A new treatment is on the way for patients battling the effects of coronavirus.
“If the treatment’s working well, the virus should drop down to very low levels and then hopefully disappear,” said Dr. David Engelthaler, TGen North Director.
“Combining the drug atovaquone, which is another anti-malarial drug, in combination with the antibiotic azithromycin,” said Dr. Michael Gordan, HonorHealth Medical oncologist.
That drug combination will soon be given to a panel of 25 patients in the HonorHealth hospital system.
“Atovaquone may bind to some critical areas of the virus itself and may prevent its replication,” said Dr. Sunil Sharma TGen Clinical Sciences.
It’s something researchers say could help a patient with COVID-19 recover more quickly.
The antibiotic azithromycin used to curb the respiratory effects of the virus, and is therapy already approved by the FDA.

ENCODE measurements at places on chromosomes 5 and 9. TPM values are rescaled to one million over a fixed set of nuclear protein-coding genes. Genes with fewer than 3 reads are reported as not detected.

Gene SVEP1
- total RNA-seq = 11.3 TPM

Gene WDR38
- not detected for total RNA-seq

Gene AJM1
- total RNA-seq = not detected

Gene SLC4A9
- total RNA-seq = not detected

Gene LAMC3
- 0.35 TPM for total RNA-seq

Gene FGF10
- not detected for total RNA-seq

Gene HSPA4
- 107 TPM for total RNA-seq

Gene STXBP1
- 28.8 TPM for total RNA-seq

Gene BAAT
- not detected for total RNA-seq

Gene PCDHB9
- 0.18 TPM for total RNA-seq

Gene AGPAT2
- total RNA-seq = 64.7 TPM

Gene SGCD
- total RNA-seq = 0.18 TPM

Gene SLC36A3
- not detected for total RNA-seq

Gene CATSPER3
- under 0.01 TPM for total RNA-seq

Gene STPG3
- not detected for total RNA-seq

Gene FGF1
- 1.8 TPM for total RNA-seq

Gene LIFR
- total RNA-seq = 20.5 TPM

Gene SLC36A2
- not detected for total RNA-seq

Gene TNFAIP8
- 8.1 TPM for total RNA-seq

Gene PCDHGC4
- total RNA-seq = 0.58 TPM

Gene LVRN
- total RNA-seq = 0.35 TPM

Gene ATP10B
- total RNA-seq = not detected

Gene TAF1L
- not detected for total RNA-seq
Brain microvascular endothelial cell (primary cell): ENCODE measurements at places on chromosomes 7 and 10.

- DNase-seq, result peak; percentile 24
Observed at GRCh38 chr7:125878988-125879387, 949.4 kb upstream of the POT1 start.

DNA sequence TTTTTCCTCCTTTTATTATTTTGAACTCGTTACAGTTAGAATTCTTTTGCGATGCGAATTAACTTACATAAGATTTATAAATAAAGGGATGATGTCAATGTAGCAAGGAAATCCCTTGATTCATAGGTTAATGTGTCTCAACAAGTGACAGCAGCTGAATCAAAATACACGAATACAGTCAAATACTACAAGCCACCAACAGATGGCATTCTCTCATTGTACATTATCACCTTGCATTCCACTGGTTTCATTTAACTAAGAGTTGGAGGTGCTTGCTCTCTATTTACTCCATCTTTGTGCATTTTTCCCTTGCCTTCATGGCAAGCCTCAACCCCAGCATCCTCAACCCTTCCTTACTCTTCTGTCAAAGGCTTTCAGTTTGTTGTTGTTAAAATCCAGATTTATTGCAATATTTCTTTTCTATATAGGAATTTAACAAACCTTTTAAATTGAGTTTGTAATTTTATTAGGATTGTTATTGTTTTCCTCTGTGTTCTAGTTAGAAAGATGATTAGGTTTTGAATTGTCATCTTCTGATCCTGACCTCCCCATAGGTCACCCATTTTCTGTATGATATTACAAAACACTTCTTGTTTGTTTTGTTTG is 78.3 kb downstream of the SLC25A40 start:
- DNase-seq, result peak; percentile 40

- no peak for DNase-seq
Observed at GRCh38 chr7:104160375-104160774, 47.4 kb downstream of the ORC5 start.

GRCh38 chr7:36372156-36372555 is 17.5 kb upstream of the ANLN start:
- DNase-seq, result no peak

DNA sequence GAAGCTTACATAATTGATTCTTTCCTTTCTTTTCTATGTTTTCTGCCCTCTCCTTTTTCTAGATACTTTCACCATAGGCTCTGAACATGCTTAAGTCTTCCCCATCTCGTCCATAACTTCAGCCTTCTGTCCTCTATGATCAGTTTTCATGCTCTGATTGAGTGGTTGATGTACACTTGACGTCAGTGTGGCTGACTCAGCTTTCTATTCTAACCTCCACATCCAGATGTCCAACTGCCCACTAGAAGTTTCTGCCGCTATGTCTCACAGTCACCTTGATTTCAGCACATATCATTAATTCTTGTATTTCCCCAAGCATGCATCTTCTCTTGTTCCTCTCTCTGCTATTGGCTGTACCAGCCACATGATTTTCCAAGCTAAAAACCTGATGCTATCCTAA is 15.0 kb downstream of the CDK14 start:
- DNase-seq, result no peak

“It’s already approved and currently used for a different parasitic disease called babesiosis,” said Dr. Sharma.
The researchers say the treatment will be used on patients with moderate or severe illness.
While this team wants to help those fighting the virus, another team of ASU researchers is focused on COVID-19s genetic makeup who recently discovered a mutation in a strain here in Arizona.
“One of them had a novel deletion meaning it was missing part of its genetic material in a certain region of the genome,” said Dr. Matthew Scotch with Arizona State University.
Dr. Scotch says that finding could provide a clue into how the virus makes people sick.
“It at least tells us that it doesn’t need a full intact genetic code to always transmit,” said Dr. Scotch.
One of the reasons why this mutation is of interest is because it mirrors a large deletion that arose in the 2003 SARS outbreak.
Dr. Scotch made it a point to say by no means, does this mutation signal the virus could be weakening.
He says it adds to an ever-growing amount of data that helps scientists around the world develop more antiviral drugs or potentially formulate a new vaccine.